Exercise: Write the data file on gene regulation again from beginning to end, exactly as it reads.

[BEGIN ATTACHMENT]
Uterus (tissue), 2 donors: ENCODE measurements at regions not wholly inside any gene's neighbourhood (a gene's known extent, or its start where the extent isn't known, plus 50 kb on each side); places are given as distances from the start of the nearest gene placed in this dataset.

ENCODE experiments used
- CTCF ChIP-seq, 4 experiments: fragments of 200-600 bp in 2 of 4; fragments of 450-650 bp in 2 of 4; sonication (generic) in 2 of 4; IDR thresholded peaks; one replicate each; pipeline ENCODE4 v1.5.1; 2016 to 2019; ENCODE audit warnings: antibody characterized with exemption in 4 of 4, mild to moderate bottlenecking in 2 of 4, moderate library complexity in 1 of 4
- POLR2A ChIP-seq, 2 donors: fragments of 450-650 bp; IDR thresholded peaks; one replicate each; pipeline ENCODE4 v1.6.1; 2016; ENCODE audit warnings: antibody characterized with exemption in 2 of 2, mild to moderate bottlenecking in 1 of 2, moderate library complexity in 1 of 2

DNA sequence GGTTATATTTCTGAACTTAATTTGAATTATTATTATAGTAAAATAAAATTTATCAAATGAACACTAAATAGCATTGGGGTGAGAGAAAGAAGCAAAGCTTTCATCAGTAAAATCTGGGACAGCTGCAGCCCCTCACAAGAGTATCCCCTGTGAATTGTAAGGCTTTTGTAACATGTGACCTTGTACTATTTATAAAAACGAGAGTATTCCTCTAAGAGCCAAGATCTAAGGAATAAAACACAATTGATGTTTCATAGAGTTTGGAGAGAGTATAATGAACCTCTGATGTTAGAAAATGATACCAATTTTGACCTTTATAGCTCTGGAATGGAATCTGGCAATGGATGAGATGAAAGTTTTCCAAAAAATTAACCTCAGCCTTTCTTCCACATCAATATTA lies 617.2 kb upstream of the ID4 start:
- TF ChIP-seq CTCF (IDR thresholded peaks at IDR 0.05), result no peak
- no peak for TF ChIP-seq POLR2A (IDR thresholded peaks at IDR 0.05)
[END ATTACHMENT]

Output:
Uterus (tissue), 2 donors: ENCODE measurements at regions not wholly inside any gene's neighbourhood (a gene's known extent, or its start where the extent isn't known, plus 50 kb on each side); places are given as distances from the start of the nearest gene placed in this dataset.

ENCODE experiments used
- CTCF ChIP-seq, 4 experiments: fragments of 200-600 bp in 2 of 4; fragments of 450-650 bp in 2 of 4; sonication (generic) in 2 of 4; IDR thresholded peaks; one replicate each; pipeline ENCODE4 v1.5.1; 2016 to 2019; ENCODE audit warnings: antibody characterized with exemption in 4 of 4, mild to moderate bottlenecking in 2 of 4, moderate library complexity in 1 of 4
- POLR2A ChIP-seq, 2 donors: fragments of 450-650 bp; IDR thresholded peaks; one replicate each; pipeline ENCODE4 v1.6.1; 2016; ENCODE audit warnings: antibody characterized with exemption in 2 of 2, mild to moderate bottlenecking in 1 of 2, moderate library complexity in 1 of 2

DNA sequence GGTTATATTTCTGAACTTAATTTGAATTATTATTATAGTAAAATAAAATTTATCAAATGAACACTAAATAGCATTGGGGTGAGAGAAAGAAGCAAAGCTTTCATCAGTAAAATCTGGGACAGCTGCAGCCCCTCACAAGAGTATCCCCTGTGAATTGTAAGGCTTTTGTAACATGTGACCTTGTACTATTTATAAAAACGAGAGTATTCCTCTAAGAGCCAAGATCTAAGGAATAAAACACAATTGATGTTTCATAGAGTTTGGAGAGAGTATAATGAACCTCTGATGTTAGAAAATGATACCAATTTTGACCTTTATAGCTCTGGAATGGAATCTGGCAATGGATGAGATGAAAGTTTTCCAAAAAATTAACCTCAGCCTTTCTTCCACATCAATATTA lies 617.2 kb upstream of the ID4 start:
- TF ChIP-seq CTCF (IDR thresholded peaks at IDR 0.05), result no peak
- no peak for TF ChIP-seq POLR2A (IDR thresholded peaks at IDR 0.05)